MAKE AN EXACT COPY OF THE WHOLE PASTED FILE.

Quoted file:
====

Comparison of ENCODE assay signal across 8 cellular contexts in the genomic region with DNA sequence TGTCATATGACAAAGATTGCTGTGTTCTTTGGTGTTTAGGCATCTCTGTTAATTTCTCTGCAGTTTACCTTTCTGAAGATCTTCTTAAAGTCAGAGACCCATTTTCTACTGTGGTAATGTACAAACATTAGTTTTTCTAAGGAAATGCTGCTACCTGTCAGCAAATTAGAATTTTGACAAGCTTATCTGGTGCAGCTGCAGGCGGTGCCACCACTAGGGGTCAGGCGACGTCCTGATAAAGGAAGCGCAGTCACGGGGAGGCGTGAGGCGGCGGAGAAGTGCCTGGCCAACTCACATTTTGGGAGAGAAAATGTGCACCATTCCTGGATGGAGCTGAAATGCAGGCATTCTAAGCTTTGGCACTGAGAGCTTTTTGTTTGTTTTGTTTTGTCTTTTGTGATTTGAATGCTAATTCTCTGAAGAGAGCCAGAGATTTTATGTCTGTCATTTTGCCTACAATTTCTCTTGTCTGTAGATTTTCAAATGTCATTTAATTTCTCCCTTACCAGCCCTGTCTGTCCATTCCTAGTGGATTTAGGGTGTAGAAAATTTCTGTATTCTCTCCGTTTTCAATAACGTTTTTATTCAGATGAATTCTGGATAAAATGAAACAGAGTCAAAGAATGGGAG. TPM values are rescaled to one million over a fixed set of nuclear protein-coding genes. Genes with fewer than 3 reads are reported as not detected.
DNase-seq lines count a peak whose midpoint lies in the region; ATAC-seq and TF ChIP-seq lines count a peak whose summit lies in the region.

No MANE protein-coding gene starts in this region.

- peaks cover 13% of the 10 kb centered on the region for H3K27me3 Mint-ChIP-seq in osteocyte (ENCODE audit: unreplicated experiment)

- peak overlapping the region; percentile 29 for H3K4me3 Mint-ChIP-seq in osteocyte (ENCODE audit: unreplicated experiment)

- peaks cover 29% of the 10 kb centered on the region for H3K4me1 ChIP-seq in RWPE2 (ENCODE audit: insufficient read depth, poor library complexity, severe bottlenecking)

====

Comparison of ENCODE assay signal across 8 cellular contexts in the genomic region with DNA sequence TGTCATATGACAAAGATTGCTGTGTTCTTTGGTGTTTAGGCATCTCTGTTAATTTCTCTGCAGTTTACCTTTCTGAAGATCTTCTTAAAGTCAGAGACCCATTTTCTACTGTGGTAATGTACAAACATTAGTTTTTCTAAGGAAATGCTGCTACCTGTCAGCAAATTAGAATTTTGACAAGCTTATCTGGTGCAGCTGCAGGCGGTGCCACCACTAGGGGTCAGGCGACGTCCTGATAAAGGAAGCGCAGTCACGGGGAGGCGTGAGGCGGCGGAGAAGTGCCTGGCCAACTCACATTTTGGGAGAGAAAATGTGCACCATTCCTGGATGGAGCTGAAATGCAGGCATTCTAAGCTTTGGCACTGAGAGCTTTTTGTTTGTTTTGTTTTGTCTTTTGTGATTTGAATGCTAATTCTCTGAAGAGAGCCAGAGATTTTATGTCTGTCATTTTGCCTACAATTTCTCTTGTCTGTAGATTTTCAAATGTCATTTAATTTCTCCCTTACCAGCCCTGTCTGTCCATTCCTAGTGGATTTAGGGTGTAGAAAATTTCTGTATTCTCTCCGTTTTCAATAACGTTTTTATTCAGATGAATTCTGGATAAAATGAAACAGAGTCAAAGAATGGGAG. TPM values are rescaled to one million over a fixed set of nuclear protein-coding genes. Genes with fewer than 3 reads are reported as not detected.
DNase-seq lines count a peak whose midpoint lies in the region; ATAC-seq and TF ChIP-seq lines count a peak whose summit lies in the region.

No MANE protein-coding gene starts in this region.

- peaks cover 13% of the 10 kb centered on the region for H3K27me3 Mint-ChIP-seq in osteocyte (ENCODE audit: unreplicated experiment)

- peak overlapping the region; percentile 29 for H3K4me3 Mint-ChIP-seq in osteocyte (ENCODE audit: unreplicated experiment)

- peaks cover 29% of the 10 kb centered on the region for H3K4me1 ChIP-seq in RWPE2 (ENCODE audit: insufficient read depth, poor library complexity, severe bottlenecking)